Welcome to my Food Blog!

Welcome! My name is Anne, aka ThePharmGirl. In 2010, I successfully made 100 recipes as a New Year's Resolution to expand my culinary repertoire and cooking skills beyond the frozen microwave dinner. This blog is a continuation of my culinary journey and serves as my personal virtual recipe box. Sometimes I like to have fun-- Check out my Muppet Mania Menu, The 12 Days of Christmas, and my Musical-themed recipes.

My current mission(s) for 2020:
* Make at least 20 recipes for the Instant Pot
* Use the Spiralizer more often

Thursday, December 27, 2018


I received the cookbook Classic German Baking for Christmas last year but hadn't tried out any recipes. I decided to make one of the recipes for this year's family Christmas gathering and chose this one because it looked good and easy to make.  I wanted to stay as true to the recipe as possible, so I splurged on the Kerrygold European-style butter, but I honestly think regular butter would be just fine.  I bought my unsweetened pitted tart cherries at Sendiks and then added a little sugar to the juices in the container.    The kuchen turned out good.  I enjoyed eating it.

Sour Cherry Streusel Cake
from Classic German Baking by Luisa Weiss

7 TBSP (100g) unsalted high-fat butter, softened (I used Kerrygold)
1/2 cup (100g) granulated sugar
1 cup + 1 TBSP (135g) flour
1/4 teaspoon salt
pinch ground cinnamon (I used more than a pinch)

Cherry Topping:
24 ounce jar pitted sour cherries in sugar water
2 tablespoons cornstarch

15&1/2 TBSP (220g) unsalted high-fat butter, softened
3/4 cup + 2 TBSP (175g) granulated sugar
3 eggs
1 teaspoon vanilla extract
2&1/3 cups + 1 TBSP (300g) flour
2 teaspoons baking powder
1/4 teaspoon salt
3 TBSP whole milk  (I used 1% milk)

To make the Streusel, cut the butter into cubes and place in a large bowl.  Add the remaining streusel ingredients and work with your fingers until the mixture is well combined and crumbly, with various-sized clumps (pea-sized to lima bean-sized).  Place in fridge until ready to use.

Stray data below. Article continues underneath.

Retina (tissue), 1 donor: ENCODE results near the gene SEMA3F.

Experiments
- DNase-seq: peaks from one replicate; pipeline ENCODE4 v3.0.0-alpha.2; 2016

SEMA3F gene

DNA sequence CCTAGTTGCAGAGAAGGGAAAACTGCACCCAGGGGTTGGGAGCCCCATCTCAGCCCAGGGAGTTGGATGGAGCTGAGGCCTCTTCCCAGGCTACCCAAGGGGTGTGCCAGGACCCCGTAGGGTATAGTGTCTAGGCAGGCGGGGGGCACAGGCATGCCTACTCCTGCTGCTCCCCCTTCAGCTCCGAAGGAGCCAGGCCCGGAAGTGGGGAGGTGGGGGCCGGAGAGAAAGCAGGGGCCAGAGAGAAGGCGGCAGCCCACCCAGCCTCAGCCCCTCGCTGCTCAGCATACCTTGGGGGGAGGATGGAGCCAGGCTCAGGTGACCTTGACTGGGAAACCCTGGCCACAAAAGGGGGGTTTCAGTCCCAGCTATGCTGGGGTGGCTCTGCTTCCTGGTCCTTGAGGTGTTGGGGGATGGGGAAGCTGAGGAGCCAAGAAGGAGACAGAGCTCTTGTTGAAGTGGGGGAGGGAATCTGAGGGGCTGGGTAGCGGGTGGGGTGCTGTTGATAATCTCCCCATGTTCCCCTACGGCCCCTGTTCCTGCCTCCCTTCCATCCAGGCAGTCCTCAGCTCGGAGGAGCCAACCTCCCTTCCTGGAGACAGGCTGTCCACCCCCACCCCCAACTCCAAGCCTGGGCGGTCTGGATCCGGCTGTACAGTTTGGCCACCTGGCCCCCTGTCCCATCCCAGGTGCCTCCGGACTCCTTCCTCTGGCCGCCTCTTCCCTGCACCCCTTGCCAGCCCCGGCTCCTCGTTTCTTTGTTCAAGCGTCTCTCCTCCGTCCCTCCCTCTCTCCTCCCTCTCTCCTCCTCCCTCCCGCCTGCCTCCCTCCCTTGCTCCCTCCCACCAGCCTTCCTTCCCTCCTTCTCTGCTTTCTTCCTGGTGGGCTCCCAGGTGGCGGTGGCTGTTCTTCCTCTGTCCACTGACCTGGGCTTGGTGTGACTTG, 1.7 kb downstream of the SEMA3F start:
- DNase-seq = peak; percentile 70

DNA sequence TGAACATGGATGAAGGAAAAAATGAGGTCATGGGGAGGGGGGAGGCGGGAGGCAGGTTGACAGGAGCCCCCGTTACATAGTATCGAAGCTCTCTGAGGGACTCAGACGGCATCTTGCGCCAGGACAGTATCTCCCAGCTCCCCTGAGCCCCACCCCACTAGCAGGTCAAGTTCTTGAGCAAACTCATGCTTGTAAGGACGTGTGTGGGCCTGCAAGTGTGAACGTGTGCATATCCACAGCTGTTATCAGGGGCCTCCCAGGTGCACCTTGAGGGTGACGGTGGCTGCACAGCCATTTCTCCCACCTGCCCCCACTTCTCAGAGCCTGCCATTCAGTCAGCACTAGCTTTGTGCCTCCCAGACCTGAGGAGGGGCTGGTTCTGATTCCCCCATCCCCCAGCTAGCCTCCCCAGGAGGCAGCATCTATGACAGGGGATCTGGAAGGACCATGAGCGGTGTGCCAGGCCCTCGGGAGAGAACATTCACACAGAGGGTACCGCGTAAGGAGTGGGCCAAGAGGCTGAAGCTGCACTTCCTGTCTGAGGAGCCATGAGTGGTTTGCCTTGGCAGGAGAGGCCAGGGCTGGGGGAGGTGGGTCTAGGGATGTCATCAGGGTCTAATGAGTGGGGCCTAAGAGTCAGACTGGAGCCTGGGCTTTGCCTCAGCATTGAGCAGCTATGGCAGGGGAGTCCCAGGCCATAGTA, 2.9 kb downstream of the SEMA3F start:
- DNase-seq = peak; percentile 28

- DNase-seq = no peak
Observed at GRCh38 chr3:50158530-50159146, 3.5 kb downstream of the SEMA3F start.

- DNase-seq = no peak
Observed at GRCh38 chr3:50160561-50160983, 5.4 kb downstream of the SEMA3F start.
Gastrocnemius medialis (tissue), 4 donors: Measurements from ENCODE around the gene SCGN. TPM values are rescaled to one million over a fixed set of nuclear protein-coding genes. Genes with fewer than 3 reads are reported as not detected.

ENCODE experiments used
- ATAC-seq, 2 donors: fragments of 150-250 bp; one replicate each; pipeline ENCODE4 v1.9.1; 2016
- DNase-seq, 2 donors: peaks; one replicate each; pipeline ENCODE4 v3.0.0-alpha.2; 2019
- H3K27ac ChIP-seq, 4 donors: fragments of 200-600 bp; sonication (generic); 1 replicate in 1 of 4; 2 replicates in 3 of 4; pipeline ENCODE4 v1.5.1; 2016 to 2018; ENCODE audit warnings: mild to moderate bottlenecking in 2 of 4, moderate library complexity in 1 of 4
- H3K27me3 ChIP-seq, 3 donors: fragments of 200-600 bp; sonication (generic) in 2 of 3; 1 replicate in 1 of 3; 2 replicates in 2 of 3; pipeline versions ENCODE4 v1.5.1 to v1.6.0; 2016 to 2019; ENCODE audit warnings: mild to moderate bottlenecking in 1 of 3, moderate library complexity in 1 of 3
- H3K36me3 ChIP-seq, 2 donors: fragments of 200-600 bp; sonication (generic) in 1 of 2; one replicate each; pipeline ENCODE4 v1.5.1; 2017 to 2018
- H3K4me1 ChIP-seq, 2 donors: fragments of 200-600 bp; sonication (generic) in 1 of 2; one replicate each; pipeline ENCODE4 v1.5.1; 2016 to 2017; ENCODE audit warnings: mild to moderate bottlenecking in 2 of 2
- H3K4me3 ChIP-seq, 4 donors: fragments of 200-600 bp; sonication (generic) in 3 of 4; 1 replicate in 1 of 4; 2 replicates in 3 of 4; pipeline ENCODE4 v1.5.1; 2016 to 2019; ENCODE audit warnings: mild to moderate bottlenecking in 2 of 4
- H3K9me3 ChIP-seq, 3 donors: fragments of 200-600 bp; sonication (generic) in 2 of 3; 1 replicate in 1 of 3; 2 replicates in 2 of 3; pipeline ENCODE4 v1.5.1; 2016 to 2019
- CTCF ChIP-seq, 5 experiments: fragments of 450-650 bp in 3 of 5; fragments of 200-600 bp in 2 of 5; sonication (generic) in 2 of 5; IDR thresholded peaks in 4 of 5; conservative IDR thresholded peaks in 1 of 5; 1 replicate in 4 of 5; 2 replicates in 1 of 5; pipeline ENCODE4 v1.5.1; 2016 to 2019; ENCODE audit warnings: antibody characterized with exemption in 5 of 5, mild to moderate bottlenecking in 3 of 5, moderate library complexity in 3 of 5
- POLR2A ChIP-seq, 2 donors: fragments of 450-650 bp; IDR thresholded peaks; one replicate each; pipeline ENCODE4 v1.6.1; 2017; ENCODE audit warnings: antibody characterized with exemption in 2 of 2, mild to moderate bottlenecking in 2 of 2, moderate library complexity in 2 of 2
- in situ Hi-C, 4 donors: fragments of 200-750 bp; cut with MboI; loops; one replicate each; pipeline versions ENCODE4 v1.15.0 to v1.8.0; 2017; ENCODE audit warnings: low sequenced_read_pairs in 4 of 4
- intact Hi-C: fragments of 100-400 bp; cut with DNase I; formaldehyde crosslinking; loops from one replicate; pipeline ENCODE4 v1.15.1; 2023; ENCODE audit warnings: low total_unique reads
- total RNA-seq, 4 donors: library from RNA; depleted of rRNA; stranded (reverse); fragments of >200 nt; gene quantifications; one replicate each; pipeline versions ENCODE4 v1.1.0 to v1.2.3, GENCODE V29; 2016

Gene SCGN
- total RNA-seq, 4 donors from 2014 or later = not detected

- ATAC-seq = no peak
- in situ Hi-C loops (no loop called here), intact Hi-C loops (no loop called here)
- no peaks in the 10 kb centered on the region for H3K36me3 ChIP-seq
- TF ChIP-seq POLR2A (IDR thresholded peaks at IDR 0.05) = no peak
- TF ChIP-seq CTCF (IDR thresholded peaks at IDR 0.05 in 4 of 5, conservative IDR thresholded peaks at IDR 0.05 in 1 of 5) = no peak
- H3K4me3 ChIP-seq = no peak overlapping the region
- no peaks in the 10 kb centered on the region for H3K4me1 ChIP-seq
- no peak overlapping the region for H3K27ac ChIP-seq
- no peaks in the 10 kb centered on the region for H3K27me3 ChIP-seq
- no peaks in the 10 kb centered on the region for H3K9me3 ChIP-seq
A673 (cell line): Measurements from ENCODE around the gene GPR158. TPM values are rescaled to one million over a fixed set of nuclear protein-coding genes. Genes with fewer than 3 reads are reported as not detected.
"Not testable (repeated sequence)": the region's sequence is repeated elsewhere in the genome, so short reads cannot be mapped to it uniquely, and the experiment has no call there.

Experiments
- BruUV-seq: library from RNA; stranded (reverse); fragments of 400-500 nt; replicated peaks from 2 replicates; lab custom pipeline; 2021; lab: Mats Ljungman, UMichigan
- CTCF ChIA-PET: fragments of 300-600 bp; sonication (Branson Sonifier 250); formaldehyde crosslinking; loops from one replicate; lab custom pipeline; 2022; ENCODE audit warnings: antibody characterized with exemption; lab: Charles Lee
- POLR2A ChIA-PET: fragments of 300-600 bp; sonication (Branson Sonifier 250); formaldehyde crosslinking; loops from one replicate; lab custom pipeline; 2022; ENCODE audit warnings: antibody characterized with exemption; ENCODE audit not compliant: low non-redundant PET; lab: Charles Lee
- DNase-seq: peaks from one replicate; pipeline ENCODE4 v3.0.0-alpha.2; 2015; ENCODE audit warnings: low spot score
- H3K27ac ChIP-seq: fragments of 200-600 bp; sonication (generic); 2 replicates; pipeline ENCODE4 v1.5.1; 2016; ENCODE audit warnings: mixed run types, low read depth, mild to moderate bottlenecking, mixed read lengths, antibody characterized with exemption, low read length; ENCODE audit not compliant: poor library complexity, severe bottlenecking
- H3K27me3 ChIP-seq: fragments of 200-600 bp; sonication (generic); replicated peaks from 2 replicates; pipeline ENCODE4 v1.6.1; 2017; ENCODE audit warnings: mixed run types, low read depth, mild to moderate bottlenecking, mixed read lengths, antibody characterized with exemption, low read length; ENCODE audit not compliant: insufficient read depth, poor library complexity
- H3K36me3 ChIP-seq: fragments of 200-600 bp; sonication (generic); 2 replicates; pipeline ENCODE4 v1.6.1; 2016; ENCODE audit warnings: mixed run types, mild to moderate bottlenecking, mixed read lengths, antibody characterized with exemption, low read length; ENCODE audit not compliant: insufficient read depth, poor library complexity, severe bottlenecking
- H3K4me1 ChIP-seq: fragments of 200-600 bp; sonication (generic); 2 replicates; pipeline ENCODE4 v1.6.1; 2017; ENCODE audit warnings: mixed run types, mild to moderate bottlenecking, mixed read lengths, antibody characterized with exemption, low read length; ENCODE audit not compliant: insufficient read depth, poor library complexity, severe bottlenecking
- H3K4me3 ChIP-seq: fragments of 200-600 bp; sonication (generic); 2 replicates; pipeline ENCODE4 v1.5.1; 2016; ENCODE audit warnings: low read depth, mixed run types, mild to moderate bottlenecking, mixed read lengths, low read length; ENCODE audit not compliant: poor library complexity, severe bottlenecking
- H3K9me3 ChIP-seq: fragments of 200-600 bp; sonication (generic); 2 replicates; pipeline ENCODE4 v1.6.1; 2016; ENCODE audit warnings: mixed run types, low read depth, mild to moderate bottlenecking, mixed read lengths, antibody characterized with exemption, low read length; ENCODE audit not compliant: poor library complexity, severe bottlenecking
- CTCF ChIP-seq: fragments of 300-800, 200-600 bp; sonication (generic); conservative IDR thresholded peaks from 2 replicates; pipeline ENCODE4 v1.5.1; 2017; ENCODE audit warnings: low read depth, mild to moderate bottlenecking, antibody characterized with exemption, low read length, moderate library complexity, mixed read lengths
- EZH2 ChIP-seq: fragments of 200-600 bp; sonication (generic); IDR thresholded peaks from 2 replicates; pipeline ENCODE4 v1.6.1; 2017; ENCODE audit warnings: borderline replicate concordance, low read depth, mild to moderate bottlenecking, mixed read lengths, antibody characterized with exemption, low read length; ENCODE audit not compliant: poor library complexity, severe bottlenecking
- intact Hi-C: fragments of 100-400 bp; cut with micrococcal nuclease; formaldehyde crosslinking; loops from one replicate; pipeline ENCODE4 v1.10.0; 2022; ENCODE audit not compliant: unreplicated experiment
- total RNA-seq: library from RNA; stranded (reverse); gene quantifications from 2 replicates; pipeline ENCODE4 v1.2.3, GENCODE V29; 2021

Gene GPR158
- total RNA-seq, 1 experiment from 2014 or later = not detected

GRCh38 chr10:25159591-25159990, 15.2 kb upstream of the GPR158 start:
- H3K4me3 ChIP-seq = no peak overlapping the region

To make the Cherry Topping, drain all of the liquid from the cherries into a medium saucepan, reserving 3 tablespoons of liquid in a small bowl.  Bring the liquid in the saucepan to a boil over medium-high heat.  Meanwhile, whisk the cornstarch into the small bowl of reserved liquid until smooth.  When the cherry juice starts boiling in the pan, whisk in the cornstarch slurry.  The juice should start immediately thickening up.  Remove from the heat and continue to stir.  Add the cherries, stir, and set aside to cool.

To make the Batter, cream together the sugar and butter until light and fluffy.  Beat in the eggs, one at a time, then beat in the vanilla.  Mix together the dry ingredients and then beat into the butter mixture.  Finally, beat in the milk. 

Scrape the batter into a 9x13" baking pan, then evenly pour the thickened cherry mixture and juices over the batter.  Sprinkle the streusel over the top.    Bake at 350º for 45 to 50 minutes, until the streusel is golden.   

Tuesday, August 7, 2018

Baked Pesto Chicken

Fast, easy, and delicious.  I have a surplus of basil, so I made basil pesto and this recipe was a good way to use that.

Baked Pesto Chicken
from a recipe I found online at Skinnytaste

2 (8oz each) boneless skinless chicken breasts (I used chicken tenders)
salt and pepper
Basil Pesto
1 medium tomato, sliced thin
1/3 cup shredded mozzarella cheese